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Hurricane Hilary threatens ‘catastrophic’ flooding in Mexico and California, now in a state of emergency

Hurricane Hilary roared toward Mexico's Baja California peninsula late Saturday as a Category 2 hurricane that's likely to bring "catastrophic" flooding and cross into the southwest U.S. as a tropical storm. One person drowned in a Mexican town when their vehicle was swept away in an overflowing stream and California has declared a state of emergency.

Hilary expected to become 1st tropical storm to hit Southern California in 84 years

A satellite image of a storm approaching Mexico's Pacific coast.

Hurricane Hilary roared toward Mexico's Baja California peninsula late Saturday as a downgraded but still dangerous Category 2 hurricane that's likely to bring "catastrophic" flooding to the region and cross into the southwestern U.S. as a tropical storm.

One person drowned Saturday in Mexico's town of Santa Rosalia, along the peninsula's eastern coast, when their vehicle was swept away in an overflowing stream. Rescue workers managed to rescue four other people, according to Edith Aguilar Villavicencio, the mayor of Mulege township.

While it was not immediately clear whether officials consider the fatality to be related to the hurricane, footage posted by local officials showed torrents of water coursing through the town's streets.

Hilary is likely to be the first tropical storm to hit Southern California in 84 years. It weakened from a major Category 3 hurricane to a Category 2 storm at midday, and is expected to lose strength further as it treks northward.

Despite Hilary's downgraded status, California Gov. Gavin Newsom proclaimed a state of emergency Saturday, and officials urged people to finish their preparations by sundown.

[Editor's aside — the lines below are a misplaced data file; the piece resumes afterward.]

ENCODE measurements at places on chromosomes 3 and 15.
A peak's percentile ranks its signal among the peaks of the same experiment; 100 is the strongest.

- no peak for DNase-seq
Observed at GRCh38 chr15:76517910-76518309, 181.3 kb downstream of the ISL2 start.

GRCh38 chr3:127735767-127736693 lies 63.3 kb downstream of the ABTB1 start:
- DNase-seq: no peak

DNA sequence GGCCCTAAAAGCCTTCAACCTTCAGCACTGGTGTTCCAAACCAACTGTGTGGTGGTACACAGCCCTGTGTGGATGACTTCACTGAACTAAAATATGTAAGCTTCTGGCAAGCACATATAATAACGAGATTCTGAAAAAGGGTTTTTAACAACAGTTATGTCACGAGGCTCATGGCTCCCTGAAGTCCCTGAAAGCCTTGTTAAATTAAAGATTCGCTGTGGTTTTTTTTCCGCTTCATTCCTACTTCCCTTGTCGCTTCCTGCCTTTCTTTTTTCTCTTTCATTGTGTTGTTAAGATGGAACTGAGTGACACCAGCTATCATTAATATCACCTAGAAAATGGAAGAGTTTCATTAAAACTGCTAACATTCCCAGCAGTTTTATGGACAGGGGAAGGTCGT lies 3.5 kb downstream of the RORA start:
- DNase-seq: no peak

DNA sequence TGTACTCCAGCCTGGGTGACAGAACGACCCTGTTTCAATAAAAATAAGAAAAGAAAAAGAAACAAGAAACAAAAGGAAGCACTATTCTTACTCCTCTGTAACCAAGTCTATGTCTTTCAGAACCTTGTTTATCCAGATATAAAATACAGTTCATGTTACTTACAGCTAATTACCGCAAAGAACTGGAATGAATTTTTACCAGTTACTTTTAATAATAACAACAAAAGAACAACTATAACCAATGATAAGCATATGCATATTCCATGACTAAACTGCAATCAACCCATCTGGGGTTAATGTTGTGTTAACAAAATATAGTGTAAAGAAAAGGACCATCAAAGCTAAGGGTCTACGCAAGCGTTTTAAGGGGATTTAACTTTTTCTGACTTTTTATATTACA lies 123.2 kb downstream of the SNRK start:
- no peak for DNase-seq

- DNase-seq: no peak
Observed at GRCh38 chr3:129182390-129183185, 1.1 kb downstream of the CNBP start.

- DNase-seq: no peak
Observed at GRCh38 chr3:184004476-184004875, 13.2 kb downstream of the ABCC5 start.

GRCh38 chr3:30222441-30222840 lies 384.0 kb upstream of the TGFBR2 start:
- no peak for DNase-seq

"This does not lessen the threat, especially the flood threat," said Jamie Rhome, the U.S. National Hurricane Center's deputy director, during a briefing to announce the storm's downgraded status. "Don't let the weakening trend and the intensity lower your guard."

Forecasters said the storm could bring heavy rainfall to the southwestern United States, dumping eight to 15 centimetres in places, with isolated amounts of up to 25 centimetres, in portions of Southern California and southern Nevada. Meteorologists also expect Hilary to churn up "life-threatening" surf conditions and rip currents — including waves up to 12 metres high — along Mexico's Pacific coast.

Officials issued an evacuation advisory for the tourist destination of Santa Catalina Island, 37 kilometres off the Southern California coast, while authorities in Los Angeles scrambled to get those experiencing homelessness off the streets and into shelters.

Southern California warnings

The U.S. National Hurricane Center issued tropical storm and potential flood warnings for Southern California from the Pacific coast to interior mountains and deserts. The San Bernardino County sheriff on Saturday issued evacuation warnings for several mountain and foothill communities ahead of the storm.

Courtney Carpenter, a U.S. National Weather Service warning co-ordination meteorologist, said experts forecast flash floods, mudslides, isolated tornadoes and wind damage to Southern California.

Heavy rainfall and strong winds already were setting in on Saturday, with power outages expected.

Members of the Mexican Navy patrol a beach before the arrival of a hurricane Hilary.

On Friday, Hilary had rapidly strengthened, becoming an exceedingly dangerous Category 4 Major hurricane for a time with top sustained winds of 230 km/h at its peak. Its maximum sustained winds initially dropped to 185 km/h on Saturday as a Category 3 storm, before further weakening to 177 km/h — making it a Category 2.